The Queen hosts three Garden Parties at Buckingham Palace every year – and another up in Scotland – inviting thousands of guests. Our resident royalist Steve Thompson managed to blag his way in...

SO, what really happens at a Royal Garden party?

Do they actually serve cucumber sandwiches? Do you really get up close and personal with the Queen and her famalam? And what happens when you need to go – do you get to use the Royal bogs?

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All these answers and more coming up...

I waited in line with a good few thousand others in the rain outside Buckingham Palace. Tourists looked on in envy. Everyone was clutching a precious yellow invite. Worryingly, I didn’t seem to have one.

I’d been invited on email and had brought along my valid forms of identification as instructed – a passport, the green paper bit of my driving licence, and three months worth of water bills.

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When I got to the front, a police officer, who managed to be unfailingly polite while also holding a semi-automatic machine gun, had a bit of back and forth on his radio, as he made sure I wasn't persona non grata.

He checked my address three times, then eventually established I was a member of Her Majesty’s Press, and waved me over to a media officer. I was in. I didn’t quite believe it.

Dress code is fancy: morning suits or military uniform for the chaps, frocks and hats for ladies.

I was the only one there with a backpack and an anorak – I felt like Mr Bean.

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Once you’re across the front courtyard (no pictures allowed), it's back into the main building, and then outside again to the gardens.

Buckingham Palace and its gardens is like a particularly well kept National Trust place - and I’m quite partial to a visit to Tatton Park with my Scottish membership (it’s cheaper than the English one) so I felt right at home here.

There were two brass bands, who mainly played the Star Wars theme tune and the National Anthem. You do get up close to the Royals, but it’s stage managed and while some are lucky enough to get regal facetime, it is not as laissez faire as one might think.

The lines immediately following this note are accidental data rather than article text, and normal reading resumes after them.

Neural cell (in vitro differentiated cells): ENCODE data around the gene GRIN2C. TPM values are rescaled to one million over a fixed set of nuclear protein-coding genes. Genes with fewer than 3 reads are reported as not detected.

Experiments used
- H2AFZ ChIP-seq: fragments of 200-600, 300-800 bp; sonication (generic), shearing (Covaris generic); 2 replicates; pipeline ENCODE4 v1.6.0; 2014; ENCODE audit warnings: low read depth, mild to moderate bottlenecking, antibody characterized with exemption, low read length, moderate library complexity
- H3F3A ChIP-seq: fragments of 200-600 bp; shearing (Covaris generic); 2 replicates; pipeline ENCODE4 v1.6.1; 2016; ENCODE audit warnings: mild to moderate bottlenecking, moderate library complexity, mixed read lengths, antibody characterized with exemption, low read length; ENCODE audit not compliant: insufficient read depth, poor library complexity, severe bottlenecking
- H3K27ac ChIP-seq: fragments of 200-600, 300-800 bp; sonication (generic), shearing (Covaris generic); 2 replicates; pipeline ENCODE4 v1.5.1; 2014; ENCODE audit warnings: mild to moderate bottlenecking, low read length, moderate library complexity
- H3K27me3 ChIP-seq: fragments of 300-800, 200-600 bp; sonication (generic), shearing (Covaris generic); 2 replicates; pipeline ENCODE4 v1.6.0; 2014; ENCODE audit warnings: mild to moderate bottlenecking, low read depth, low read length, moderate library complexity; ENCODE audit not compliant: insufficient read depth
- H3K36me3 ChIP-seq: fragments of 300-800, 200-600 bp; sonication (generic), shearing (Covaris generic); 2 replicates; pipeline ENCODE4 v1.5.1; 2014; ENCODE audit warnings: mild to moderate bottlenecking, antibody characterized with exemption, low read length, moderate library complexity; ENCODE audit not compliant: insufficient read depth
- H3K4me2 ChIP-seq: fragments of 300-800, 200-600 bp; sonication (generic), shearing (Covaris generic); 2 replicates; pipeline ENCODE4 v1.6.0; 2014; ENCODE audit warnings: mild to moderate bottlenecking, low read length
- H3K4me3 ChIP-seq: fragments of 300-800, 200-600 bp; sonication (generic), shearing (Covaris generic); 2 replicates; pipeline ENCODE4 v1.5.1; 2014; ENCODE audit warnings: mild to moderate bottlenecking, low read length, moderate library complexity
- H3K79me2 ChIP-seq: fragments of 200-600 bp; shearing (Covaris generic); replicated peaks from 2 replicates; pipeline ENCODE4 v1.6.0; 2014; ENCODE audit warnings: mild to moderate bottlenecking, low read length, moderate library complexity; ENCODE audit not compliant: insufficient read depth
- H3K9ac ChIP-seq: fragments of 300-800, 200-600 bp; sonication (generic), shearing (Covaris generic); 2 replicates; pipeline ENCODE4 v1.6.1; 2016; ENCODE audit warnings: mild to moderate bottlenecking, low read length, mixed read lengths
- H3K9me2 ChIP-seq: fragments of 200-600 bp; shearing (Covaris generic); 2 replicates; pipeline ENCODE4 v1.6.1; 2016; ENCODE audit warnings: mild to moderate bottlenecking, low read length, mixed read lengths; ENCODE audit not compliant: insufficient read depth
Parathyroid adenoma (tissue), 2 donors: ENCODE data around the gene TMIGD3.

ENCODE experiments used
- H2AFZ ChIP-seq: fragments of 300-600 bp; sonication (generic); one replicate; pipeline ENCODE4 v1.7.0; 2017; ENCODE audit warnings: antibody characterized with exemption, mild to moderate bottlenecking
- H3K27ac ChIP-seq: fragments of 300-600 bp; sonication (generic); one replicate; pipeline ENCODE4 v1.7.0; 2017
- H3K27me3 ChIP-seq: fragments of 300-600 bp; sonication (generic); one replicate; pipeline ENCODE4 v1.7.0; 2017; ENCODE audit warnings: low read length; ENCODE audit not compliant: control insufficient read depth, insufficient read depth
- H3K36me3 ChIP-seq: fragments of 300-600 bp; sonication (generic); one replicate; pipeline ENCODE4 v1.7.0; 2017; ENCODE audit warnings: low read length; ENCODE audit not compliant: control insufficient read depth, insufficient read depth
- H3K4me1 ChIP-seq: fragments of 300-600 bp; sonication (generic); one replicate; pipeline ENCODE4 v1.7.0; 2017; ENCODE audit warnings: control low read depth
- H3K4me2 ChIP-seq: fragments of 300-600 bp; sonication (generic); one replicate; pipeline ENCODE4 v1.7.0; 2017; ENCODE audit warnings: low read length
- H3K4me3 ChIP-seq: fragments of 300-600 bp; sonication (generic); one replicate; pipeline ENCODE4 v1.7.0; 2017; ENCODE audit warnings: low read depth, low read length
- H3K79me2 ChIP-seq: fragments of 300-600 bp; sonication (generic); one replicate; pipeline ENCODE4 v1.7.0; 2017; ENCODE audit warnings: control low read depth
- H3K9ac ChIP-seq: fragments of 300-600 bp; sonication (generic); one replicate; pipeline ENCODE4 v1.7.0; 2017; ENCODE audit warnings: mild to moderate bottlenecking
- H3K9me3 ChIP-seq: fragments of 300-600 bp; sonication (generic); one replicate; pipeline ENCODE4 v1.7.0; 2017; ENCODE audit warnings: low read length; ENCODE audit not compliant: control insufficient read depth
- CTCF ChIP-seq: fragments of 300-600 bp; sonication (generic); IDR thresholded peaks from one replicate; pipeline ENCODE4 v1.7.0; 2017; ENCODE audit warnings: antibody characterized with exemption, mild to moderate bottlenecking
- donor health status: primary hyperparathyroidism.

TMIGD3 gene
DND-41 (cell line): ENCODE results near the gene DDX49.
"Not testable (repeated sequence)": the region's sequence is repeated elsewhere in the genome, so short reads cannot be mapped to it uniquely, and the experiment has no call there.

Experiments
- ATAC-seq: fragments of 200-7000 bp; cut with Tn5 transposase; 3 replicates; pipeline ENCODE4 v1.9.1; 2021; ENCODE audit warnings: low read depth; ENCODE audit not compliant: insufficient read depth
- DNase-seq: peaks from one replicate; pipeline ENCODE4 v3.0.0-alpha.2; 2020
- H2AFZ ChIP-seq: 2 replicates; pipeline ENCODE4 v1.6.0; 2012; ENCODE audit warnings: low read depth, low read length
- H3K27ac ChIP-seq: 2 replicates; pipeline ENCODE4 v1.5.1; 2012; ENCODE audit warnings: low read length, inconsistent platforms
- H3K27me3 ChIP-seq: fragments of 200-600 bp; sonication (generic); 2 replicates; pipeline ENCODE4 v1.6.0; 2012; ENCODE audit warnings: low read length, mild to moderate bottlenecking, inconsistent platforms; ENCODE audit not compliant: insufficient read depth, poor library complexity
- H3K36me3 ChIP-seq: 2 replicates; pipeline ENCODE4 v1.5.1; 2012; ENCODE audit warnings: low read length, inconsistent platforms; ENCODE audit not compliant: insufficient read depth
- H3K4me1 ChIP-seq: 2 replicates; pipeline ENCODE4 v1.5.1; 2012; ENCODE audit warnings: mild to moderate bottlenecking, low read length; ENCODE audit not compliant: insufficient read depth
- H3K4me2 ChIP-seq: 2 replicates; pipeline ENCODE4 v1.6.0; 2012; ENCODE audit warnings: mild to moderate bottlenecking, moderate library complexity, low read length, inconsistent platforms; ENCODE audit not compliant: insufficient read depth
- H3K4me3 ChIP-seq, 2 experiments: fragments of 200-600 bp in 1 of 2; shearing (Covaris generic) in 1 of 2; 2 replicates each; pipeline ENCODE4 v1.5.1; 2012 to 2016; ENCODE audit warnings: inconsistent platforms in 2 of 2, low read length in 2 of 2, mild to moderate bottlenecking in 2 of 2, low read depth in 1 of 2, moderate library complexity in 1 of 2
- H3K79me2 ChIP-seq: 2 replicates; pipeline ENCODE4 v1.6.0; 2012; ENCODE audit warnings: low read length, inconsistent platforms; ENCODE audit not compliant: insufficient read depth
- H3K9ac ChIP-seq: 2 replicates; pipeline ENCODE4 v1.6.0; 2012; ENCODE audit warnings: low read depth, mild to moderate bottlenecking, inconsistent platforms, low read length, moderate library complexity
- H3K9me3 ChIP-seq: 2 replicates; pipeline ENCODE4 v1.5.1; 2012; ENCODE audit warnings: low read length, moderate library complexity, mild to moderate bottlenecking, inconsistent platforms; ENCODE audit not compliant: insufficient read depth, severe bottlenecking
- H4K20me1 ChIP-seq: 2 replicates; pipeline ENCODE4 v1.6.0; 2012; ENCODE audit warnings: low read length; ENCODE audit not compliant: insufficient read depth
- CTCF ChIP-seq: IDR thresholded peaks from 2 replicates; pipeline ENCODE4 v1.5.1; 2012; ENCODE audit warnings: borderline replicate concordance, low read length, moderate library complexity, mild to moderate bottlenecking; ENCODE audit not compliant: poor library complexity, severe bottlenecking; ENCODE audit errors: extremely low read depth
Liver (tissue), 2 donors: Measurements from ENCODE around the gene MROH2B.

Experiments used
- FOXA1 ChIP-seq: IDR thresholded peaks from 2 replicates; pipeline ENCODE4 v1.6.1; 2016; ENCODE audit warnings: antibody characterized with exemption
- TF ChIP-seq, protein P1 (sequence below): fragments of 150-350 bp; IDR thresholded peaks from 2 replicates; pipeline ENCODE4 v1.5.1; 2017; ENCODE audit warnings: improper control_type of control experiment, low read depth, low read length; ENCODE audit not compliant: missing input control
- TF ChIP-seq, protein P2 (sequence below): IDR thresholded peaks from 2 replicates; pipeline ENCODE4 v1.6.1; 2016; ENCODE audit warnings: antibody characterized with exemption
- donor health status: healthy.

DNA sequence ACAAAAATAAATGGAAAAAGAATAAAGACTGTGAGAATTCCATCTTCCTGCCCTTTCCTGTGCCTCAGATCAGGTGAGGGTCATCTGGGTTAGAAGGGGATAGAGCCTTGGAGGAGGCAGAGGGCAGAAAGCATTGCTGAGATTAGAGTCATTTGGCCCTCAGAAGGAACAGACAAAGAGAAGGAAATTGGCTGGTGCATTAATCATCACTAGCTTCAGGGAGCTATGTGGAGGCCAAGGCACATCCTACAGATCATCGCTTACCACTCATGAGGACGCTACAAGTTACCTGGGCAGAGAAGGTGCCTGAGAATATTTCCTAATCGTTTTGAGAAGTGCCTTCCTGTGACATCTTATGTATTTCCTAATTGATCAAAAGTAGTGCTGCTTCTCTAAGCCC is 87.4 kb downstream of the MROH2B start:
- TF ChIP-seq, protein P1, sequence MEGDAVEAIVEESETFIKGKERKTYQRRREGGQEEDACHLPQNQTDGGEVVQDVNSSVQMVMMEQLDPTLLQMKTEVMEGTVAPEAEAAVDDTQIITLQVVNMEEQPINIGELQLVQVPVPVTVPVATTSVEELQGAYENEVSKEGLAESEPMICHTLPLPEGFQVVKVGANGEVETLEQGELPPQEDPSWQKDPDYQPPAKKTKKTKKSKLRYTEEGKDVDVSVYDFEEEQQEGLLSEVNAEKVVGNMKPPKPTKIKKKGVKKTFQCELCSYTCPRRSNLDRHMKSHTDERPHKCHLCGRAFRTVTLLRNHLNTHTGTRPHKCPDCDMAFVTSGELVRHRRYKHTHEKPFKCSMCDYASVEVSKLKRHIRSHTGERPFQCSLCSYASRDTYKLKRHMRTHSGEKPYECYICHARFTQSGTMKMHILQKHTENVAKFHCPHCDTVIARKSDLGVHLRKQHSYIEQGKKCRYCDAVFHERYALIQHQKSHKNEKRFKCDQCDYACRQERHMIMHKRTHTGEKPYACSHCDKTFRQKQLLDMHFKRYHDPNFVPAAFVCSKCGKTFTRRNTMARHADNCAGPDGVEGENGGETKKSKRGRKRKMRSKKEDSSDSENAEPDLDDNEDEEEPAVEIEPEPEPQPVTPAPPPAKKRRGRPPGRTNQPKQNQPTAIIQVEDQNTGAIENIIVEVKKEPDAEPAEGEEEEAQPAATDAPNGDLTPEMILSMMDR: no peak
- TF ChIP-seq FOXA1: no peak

Crowds are ushered into ‘organic corridors’ allowing each Royal to wander around the gardens, seemingly chatting to the hoi polloi at random.

But what actually happens is that groups of two to four guests, who have done something particularly worthy, are selected to stand in the middle of these lines for one of the VIPs to meet.

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The Queen, Princess Eugenie and Princess Beatrice were all there – but there was one more Royal that everyone wanted to see.

As we waited to glimpse ours, one young woman, clearly hoping to clap eyes on Harry, enquired who would be coming down our line.

“The Duke of Sussex,” came the reply, from a chap in top hat and tails, who was almost certainly an armed undercover secret service bodyguard.

The poor girl looked disappointed, not realising this is how Hazza is known these days.

We came within selfie taking distance of Mr Markle, who was without his Hollywood wife, but I decided against a lunge, clocking what looked like either a cameraman or a marksman up on the roof.

Like any good British event, there was queuing. Lots of queuing. There were more queues here than at Alton Towers on a balmy bank holiday Monday. The weather wasn’t quite so good here, though.

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There was a queue to get through security, a queue to get into the gardens, a queue to glimpse a royal, a queue to get fed and a queue for the loos (the poshest ‘portaloos’ you’ll ever use).

The sarnies were good, if not in plentiful supply. There was no cucumber, but the egg mayo was fine (no crusts), then there was some sort of vegan wrap, and a delightful ham (as in ma’am) sandwich with mustard (English, naturally).

The tea was warm and weak, and the plates were miniscule, but I’d been forewarned about this so I piled mine high, as soon as I heard the magic words ‘help yourself’.

Fed, watered – although there was no booze – and by now a bit bedraggled on this wet Wednesday in May, I noticed a few folk starting to sneak out.

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I took my chance and darted back onto the streets of London with the rest of the common folk – now not looking quite so out of place with my raincoat and bag.